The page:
Equity issues cited in Gov. Sam Brownback’s school finance plan
Gov. Sam Brownback’s school finance plan will place more of the job of funding education on local taxpayers and widen the disparity between rich and poor school districts, several State Board of Education members said Tuesday.
“I think you’re going to have a really big equity problem,” said Board member Sally Cauble, a Republican from Liberal.
Her comment was made during a discussion with Brownback’s policy director Landon Fulmer, who spoke with the Education Board for nearly an hour and a half.
Cauble was referring to a portion of Brownback’s plan that would allow local districts to raise as much for schools from local property taxes as voters in that district would allow. Currently there is a cap on the amount of local property taxes for schools.
Brownback’s plan would also allow local districts to approve sales taxes for schools.
Board member Jana Shaver, R-Independence, whose district covers some of the poorest regions of the state, said relying on increased local taxes “for our area is an unequalizing concept.”
And several board members questioned Brownback’s proposal to set a floor of state funding support for schools, which equals about half the state budget, when Brownback’s supporters are pushing for elimination of the state income tax.
Fulmer said he didn’t want to get into Brownback’s as-yet-to-be released tax plan, but hinted that it would not have a drastic impact on state revenues. “The goal would not be to have a plan in place that just slashes future spending,” Fulmer said.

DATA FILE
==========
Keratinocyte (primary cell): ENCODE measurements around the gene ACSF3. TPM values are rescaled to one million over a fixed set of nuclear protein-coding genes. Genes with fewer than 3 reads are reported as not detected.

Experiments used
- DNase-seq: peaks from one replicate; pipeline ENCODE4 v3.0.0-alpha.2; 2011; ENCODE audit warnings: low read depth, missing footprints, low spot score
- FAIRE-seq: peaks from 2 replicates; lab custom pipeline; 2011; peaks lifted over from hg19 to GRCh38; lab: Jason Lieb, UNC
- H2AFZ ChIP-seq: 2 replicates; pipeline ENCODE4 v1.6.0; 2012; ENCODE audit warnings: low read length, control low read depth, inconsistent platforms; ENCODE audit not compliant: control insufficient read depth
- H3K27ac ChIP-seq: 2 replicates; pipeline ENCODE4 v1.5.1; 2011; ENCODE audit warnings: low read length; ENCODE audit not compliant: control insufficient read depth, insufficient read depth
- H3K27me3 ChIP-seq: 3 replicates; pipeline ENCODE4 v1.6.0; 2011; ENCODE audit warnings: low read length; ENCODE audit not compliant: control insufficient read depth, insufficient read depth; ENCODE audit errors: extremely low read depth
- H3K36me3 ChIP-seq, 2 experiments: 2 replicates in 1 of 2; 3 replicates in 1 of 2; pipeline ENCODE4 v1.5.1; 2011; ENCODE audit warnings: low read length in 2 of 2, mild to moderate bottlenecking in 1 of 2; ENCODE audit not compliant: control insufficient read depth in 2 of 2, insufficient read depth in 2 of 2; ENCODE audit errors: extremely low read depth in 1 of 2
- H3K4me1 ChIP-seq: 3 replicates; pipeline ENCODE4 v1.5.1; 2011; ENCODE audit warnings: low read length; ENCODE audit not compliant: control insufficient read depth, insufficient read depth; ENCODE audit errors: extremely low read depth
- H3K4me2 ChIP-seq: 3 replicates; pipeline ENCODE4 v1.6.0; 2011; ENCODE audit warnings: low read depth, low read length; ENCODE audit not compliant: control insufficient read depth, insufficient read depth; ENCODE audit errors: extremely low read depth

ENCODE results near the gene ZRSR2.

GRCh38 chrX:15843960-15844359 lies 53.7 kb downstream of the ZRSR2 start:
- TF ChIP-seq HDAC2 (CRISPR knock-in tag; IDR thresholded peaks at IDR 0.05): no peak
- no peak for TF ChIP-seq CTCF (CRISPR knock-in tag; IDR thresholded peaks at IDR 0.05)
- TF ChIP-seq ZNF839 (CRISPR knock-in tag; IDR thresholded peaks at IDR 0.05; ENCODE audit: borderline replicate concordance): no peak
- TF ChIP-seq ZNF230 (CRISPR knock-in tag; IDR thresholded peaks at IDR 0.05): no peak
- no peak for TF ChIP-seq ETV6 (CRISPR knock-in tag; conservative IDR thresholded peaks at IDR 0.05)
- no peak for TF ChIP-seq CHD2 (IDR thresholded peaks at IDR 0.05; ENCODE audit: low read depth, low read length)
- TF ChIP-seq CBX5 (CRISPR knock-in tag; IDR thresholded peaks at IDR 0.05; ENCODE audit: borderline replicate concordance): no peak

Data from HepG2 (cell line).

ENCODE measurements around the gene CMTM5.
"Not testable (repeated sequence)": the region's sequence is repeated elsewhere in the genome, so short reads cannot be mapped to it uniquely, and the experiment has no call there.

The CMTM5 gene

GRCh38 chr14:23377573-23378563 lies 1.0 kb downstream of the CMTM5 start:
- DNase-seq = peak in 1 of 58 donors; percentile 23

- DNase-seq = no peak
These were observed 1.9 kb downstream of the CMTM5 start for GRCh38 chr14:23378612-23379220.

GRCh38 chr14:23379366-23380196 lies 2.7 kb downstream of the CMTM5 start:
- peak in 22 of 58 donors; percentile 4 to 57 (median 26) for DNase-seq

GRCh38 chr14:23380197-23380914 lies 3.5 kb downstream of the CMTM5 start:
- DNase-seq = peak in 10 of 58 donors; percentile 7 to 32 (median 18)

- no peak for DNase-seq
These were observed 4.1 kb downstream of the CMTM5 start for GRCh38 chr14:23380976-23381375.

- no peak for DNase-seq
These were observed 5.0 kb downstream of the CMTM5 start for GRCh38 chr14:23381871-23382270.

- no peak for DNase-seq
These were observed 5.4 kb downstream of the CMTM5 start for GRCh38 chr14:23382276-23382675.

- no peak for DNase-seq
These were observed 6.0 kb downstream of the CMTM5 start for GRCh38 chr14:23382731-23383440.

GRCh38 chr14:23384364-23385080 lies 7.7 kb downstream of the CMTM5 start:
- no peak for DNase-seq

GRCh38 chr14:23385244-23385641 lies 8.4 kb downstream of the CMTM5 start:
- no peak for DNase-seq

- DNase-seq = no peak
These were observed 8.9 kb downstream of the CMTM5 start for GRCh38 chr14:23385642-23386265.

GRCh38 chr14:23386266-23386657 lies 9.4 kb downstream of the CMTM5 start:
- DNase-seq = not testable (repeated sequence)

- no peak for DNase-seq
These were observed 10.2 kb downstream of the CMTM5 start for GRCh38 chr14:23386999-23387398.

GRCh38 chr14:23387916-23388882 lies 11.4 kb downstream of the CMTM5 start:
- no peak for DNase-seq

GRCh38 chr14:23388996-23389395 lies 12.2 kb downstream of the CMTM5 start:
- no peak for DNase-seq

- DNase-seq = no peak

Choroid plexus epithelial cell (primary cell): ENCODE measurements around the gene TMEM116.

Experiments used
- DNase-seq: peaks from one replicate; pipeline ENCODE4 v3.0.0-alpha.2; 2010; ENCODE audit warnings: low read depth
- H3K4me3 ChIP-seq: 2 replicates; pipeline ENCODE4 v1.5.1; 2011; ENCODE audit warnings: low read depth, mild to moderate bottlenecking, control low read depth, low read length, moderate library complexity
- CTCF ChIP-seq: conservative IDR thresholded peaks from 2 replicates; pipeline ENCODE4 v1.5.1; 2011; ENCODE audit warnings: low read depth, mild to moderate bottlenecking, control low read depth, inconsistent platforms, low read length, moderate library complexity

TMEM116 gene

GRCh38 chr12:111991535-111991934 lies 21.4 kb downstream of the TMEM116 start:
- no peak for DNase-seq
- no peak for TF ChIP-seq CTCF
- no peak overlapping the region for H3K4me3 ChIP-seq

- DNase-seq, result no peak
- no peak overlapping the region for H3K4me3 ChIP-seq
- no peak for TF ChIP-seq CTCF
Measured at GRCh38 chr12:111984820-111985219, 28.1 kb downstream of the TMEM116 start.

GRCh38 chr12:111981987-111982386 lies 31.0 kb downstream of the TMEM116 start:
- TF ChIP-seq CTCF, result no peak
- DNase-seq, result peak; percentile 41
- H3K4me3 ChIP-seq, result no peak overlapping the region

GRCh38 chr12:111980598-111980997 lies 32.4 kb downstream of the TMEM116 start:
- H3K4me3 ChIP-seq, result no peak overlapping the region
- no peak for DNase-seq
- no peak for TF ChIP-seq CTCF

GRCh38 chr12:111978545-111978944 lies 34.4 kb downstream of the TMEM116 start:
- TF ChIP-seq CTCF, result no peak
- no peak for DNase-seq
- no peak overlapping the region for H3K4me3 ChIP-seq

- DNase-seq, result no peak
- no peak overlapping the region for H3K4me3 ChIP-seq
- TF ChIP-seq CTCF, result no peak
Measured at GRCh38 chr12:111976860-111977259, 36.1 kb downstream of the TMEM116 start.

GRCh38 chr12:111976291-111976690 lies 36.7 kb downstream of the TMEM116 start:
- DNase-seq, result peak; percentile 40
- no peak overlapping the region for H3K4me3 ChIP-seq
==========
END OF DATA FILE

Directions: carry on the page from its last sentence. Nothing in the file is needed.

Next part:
Brownback has said the school finance formula needs an overhaul because it is under constant litigation.
“I am tired, and I don’t think it is effective, that the system and the money has been decided by the courts for the last 20 years instead of the Legislature,” Brownback said in brief comments to reporters earlier Tuesday.
But much of the legal wrangling has been over equity issues, ensuring that children in low wealth districts have similar educational opportunities as those in high wealth districts.
Fulmer said Brownback’s plan would provide equalization through a proposal to reduce the state mandated mill levy and then take the money that would be collected and place it into a special revenue fund for distribution to equalize for discrepancy in property tax values. “We equalize on the front end,” he said.
But Education Board members said the other aspects of Brownback’s plan — removing the cap on school property taxes and allowing local sales taxes — had the effect of disequalizing funding. On the sales tax proposal, the funding would be distributed to the school districts operating in the participating counties.
Other components of Brownback’s plan include:
• A standard per-student payment made to each school district in a lump sum. The per student amount would be determined by the Legislature.
• Block grants would be made available to schools with the Legislature determining the amount of each block grant. Block grants would be designed to help rural districts, at-risk students, increase technical and career education, provide teacher incentives and education innovations.
Fulmer said Brownback’s proposal is nearly complete. “It’s concrete that is not totally wet but is not totally solid yet,” he said.
Board Chairman David Dennis, R-Wichita, said the impact of the plan will be easier to discern once runs are made to show how it would affect each school district. He said he hoped that would be done within the month.
“It all boils down to dollars,” Dennis said.
Schools have been hit hard during the recession. Base state aid per pupil has been cut from $4,400 per student in 2008-09 to $3,780 per student in the current school year.
This story also appears in the Nov. 9 issue of The Lawrence Journal-World.